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Re: Req. for views ... Win3x-95 vs LinUX

> Received the message forwarded below from Roger, one of SEUL's  main
> hackers.   Thought  it  could  be  interesting  to read some of your
> views.
> For  the  coming  year, I would like to remind that SEG participants
> _are expected_ to be active.  We  will  not move forwards if SEG's a
> passive group. Do we need a US Marine Sargent in here ? :-)

Well, having someone push people a bit around tends to help generate
discussion (sometimes).

> From: Roger R Dingledine <arma@mit.edu>
> Subject: SEUL: What's wrong with Windows and right with Linux?
> One of the most important  jobs  of  the  SEUL project is to provide
> convincing evidence and arguments for why each user should make  the
> change  from using Windows to using Linux.  We cannot simply produce
> better software -- we're  already  doing  that  (Redhat has links on
> their webpage to several news articles  stating  that  Hurricane  is
> easier to install and configure than NT).
> There  are  a  lot  of people out there who have heard of Linux, but
> don't use it because  Windows  is  'sufficient' for them, or because
> they don't actually believe that Linux could be as  good  as  people
> claim.   We  need  to  develop a series of pages on our website that
> describe in  detail  why  Windows  is  insufficient,  and why people
> should accept Linux as *the* alternative.

Well, this is one approach, but I would like to raise a related point,
which I tend to think is more important.  I'll describe this in terms
of how I see Windows and why I use it:  This is something that I am
stuck with at the moment and I would dearly love not to have to!

The question therefore becomes:  What has to happen in order to make
it possible for people such as myself to abandon Windows permanently? 

Like almost everyone, I use Word.  This is not essential and I would
not at all mind using some other word processor such as LaTeX.
However, this is a little bit of a turn-off since Word is (at least in
principle) WYSIWIG, so it's like going back to good-old troff which I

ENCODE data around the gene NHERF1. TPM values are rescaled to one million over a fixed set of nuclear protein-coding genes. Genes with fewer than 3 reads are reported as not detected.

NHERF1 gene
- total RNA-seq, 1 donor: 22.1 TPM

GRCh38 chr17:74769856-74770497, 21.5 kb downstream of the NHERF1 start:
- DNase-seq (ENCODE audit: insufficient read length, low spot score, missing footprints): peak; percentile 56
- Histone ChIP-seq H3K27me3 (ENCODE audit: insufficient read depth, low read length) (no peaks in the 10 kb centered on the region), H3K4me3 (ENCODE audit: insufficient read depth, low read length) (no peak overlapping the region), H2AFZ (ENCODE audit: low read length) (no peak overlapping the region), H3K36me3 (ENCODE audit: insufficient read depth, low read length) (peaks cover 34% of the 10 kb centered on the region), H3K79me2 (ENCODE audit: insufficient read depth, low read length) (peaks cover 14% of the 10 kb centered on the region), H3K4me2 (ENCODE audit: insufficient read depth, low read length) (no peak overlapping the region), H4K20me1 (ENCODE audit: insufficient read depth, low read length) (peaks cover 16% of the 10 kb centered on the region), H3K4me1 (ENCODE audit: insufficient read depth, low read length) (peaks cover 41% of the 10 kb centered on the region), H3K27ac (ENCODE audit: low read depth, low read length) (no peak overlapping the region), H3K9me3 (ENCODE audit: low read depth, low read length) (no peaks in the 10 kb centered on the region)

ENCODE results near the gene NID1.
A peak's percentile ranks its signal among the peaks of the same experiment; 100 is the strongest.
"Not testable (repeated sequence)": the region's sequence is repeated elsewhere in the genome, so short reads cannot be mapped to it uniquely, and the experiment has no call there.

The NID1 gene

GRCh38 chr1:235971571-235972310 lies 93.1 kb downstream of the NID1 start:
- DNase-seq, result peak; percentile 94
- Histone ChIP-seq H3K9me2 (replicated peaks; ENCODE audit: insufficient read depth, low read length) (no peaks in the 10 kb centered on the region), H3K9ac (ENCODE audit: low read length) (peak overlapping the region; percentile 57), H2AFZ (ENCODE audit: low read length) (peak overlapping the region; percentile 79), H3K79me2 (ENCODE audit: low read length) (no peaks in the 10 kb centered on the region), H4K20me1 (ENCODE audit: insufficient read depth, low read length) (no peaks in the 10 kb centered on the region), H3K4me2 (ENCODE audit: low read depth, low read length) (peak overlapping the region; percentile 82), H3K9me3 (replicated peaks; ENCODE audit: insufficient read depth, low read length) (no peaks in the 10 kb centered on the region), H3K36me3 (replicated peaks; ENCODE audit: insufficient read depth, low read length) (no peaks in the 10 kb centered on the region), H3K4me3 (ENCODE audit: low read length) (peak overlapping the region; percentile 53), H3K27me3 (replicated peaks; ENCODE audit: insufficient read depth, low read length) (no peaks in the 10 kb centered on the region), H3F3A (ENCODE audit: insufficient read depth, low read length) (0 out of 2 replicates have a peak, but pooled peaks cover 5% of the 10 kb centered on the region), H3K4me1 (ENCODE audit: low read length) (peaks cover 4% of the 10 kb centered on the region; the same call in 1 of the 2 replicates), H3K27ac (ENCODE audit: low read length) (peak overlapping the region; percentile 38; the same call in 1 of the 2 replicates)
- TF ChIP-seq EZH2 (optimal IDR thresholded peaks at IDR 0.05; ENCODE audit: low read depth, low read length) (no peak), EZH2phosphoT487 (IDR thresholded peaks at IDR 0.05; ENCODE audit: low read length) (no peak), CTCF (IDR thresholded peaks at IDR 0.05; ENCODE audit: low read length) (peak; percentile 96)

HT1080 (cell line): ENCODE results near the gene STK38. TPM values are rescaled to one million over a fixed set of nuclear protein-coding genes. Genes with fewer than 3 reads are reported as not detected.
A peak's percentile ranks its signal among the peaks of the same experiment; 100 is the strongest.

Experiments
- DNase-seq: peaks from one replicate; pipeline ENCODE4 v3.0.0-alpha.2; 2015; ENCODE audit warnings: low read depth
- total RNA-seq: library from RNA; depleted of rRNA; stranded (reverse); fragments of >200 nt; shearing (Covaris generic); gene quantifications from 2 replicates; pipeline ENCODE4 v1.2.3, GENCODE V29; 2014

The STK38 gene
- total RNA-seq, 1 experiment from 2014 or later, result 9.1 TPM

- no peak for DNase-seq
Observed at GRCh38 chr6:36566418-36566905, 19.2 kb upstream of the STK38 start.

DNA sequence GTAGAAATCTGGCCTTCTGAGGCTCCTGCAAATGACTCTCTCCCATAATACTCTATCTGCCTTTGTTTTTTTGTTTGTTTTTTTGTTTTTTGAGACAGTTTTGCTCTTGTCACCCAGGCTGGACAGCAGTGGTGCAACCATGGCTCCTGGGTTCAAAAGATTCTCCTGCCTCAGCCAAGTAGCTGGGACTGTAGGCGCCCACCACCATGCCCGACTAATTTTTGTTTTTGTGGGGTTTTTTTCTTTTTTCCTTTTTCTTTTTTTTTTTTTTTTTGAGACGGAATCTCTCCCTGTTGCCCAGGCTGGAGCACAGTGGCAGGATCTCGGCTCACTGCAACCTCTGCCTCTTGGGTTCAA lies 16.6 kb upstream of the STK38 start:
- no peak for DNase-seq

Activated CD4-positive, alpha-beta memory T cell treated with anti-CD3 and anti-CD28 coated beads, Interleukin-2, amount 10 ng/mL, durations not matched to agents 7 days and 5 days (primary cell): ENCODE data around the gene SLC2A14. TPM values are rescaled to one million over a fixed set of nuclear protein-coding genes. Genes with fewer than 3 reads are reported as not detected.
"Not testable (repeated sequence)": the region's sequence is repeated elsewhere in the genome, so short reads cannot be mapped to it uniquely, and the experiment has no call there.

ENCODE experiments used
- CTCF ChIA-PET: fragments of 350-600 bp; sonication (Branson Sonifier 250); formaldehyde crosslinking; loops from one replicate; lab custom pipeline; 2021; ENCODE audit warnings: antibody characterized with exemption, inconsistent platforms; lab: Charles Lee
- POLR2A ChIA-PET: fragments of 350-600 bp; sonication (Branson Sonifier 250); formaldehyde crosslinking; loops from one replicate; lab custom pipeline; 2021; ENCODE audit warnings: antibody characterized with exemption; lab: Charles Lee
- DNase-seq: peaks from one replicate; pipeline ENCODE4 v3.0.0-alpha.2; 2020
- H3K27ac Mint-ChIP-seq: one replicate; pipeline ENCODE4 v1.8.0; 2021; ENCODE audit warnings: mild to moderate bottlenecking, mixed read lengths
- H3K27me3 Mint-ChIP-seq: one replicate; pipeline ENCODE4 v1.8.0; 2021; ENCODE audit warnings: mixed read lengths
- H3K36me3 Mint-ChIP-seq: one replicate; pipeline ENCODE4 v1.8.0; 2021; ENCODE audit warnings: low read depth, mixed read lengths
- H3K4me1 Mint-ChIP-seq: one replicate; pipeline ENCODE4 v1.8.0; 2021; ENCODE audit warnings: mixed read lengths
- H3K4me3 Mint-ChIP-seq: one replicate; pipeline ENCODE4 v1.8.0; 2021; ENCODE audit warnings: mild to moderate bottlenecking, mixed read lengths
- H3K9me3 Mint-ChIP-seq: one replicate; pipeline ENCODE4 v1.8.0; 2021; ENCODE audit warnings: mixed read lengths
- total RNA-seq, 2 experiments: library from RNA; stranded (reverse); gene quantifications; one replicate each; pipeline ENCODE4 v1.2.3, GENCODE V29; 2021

abandoned when I finally got a word processor which could do
everything troff could and was also WYSIWYG.  Much more difficult is
the fact that I can currently read all my colleagues' Word files and I
will need to do that in the future also.  So for Linux to work it must
at least have a Word processor which can read and write Word files.
My guess is that one would point at WordPerfect from Corel, but
probably not until their new Java-based version is out of the testing

The exact same goes for Excel.  Although this is probably not the best
spreadsheet around, there are several function/addins which are not at
present available elsewhere.  Notably this include the @Risk and
CrystalBall simulation packages and the wealth of statistical and
matrix manipulation tools.  It would be quite hard to switch over to
an environment which does not have those capabilities.  (At one point
I got sufficiently frustrated with Windows that I decided to go from
Word to LaTeX, forgetting compatibility and to go to Lotus 1-2-3, for
which @Risk is available, but no, @Risk only runs on a
Windows-compatible platform, even though the 1-2-3 program will run
e.g. on a Sun workstation)

I also use Powerpoint extensively.  This is a non-issue since I can
switch over to e.g. Corel Draw anytime.

There are a large number of other suites of Windows-based utilities
which people use, ranging from citation-handling (e.g. ProCite) to
tools for connecting their favorite palmtop computer (e.g. the
PalmPilot) and many of these may not have an obvious Linux

But Windows happens to have these utilities and these utilities happen
to be used by a pretty large chunk of the scientific world.  Of course
it is a major curse to be stuck with software which only runs on one
operating system and basically on only one hardware platform - and
both the OS and the hardware platform are inferior to things which can
be obtained for the same price.

So I suspect that if one is to get anywhere with pushing Linux, that
we need to have a reasonably well-specified migration path for the
most common utilities.  The migration path needs to include a
possibility of reading and converting old files from the current

To summarize, to me the question is not "why" to leave Windows, but
"how". The "how" depends only on how I can get file-compatibility with
applications which I am stuck with either because I cannot find the
same functionality elsewhere or because colleagues use it.